Why you should care
Because if good music is hard to find, it can be much harder to make.
There was a period when Guitar Player magazine wanted to uplevel the guitar-playing genius of San Francisco Bay Area musician Bart Thurber. It never happened. But for Thurber, it turned out that being a guitar god was less exciting than being the guy at the mixing board, the one who made the gods real.
Band after band — some paying no more than lottery tickets and cans of soup for their sessions — came to Thurber’s House of Faith Recording. More than 1,000 at last count, some as big as Neurosis and, in past times, The Donnas. Some as small as one-man bands. Through it all and over it all, Thurber — married and father of one — did the delicate, unsung duty of making musical cool a bit cooler. Minus the limos, cocaine and hookers that, in the popular conception, go along with being a record producer.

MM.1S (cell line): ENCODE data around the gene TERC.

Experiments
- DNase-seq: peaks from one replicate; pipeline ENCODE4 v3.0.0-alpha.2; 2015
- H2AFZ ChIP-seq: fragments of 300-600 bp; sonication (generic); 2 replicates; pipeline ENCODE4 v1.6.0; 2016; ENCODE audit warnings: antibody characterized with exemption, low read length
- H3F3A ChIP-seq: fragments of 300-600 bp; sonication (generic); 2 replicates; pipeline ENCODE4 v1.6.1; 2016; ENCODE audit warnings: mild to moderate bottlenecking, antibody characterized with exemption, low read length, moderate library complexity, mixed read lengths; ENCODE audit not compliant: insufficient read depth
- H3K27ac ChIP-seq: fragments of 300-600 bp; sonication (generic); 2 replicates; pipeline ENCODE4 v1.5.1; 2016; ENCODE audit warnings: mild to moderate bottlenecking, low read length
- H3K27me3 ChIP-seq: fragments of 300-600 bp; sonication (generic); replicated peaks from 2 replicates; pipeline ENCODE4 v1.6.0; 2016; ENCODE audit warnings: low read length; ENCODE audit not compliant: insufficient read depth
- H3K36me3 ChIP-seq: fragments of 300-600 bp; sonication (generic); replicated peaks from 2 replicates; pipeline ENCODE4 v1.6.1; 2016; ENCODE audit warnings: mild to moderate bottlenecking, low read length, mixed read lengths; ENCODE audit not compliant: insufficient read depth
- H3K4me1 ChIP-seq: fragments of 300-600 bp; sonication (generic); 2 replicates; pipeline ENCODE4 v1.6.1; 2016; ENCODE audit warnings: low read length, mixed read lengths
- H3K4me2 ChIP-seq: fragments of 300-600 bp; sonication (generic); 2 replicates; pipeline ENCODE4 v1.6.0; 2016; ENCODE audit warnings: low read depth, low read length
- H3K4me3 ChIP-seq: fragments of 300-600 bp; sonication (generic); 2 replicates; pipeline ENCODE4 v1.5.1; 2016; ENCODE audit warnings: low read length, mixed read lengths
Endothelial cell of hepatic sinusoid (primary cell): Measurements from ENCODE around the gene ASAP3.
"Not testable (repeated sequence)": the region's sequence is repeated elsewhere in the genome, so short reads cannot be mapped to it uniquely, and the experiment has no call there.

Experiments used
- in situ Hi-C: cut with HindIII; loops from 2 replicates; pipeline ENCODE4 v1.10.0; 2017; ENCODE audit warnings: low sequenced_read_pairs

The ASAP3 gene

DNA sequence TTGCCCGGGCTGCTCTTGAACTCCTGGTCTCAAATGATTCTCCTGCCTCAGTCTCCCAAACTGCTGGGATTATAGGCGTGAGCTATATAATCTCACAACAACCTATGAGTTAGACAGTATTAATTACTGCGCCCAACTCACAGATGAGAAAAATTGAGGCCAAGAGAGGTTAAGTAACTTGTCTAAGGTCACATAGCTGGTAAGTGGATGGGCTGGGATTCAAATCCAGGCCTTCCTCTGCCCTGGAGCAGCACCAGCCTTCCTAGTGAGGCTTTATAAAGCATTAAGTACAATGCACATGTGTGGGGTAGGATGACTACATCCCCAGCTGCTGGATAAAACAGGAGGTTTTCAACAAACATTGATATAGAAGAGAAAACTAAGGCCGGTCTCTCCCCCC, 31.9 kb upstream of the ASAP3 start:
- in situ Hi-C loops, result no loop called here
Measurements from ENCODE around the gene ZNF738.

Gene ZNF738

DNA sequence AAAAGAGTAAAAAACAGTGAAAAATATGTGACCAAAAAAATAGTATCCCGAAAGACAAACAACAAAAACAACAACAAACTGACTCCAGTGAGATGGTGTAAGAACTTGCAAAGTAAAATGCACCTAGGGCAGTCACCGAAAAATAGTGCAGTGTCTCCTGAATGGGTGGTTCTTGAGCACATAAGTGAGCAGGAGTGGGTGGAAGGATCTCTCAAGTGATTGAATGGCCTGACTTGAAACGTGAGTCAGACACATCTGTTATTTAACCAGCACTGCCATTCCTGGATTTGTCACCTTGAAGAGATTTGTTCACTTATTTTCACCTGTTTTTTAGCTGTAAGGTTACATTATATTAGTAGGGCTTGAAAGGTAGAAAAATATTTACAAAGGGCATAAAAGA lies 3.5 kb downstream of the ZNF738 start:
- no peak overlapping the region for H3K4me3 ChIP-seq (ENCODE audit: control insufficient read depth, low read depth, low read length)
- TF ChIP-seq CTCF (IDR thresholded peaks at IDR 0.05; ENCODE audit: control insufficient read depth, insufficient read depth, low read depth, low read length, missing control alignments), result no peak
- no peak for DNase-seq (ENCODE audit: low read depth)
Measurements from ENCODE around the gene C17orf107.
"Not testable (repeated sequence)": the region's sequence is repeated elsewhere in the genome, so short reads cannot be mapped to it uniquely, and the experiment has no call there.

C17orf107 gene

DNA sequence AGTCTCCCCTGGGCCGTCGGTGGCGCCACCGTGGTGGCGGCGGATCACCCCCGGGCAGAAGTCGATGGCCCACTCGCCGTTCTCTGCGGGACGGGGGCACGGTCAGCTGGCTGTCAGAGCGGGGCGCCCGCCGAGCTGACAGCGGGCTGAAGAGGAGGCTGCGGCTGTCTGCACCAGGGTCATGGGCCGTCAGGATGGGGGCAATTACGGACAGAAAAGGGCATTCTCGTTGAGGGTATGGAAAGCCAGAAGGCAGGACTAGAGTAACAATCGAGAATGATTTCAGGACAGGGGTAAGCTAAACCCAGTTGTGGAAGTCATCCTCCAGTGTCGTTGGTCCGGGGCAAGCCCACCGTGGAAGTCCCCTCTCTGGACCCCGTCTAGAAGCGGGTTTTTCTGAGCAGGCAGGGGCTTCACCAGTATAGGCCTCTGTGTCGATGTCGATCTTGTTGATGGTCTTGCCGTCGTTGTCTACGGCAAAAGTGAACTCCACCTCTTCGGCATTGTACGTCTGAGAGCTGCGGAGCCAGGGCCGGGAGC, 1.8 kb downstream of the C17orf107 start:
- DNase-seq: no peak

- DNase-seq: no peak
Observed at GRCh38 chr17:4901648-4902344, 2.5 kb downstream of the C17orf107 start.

“Music is cool, and it’s even cooler being the first person there when it’s being immortalized,” said Thurber from his Oakland, California, redoubt. “And as long as my ears hold out, I’m in.”